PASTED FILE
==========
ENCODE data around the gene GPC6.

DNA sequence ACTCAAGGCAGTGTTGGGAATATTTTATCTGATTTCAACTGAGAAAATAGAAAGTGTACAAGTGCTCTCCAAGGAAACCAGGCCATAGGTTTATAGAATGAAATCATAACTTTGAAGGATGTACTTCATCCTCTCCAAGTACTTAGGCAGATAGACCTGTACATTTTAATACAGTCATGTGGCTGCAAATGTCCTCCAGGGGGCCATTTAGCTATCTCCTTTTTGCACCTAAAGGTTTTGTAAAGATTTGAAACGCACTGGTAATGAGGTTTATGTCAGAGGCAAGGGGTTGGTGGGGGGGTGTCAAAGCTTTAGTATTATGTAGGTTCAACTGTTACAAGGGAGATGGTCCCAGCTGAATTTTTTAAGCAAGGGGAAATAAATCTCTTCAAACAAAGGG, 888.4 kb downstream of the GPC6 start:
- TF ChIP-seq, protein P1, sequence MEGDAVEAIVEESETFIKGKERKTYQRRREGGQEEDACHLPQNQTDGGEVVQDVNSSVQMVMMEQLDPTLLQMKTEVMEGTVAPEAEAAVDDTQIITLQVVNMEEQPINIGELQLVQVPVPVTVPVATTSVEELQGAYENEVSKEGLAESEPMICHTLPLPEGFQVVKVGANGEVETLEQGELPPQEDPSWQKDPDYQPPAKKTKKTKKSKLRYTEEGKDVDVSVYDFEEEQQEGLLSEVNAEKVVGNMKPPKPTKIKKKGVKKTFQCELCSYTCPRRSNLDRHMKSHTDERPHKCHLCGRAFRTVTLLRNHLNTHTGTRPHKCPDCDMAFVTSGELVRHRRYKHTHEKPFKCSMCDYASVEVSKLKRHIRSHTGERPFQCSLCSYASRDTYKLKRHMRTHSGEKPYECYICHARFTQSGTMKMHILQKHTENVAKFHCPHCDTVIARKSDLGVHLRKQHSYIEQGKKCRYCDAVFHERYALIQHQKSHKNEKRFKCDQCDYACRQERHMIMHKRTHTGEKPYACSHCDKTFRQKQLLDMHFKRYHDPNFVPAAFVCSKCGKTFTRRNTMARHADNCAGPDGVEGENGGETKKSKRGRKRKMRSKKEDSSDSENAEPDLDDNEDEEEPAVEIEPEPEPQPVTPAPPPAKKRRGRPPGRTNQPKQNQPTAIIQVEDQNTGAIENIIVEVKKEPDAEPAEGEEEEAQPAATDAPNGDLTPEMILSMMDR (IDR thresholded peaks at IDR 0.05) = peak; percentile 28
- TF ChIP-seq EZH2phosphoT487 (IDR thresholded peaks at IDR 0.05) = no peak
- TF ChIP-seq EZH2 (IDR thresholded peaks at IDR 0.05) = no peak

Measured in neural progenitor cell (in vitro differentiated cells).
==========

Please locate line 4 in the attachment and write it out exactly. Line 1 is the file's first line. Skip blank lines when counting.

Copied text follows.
- TF ChIP-seq EZH2phosphoT487 (IDR thresholded peaks at IDR 0.05) = no peak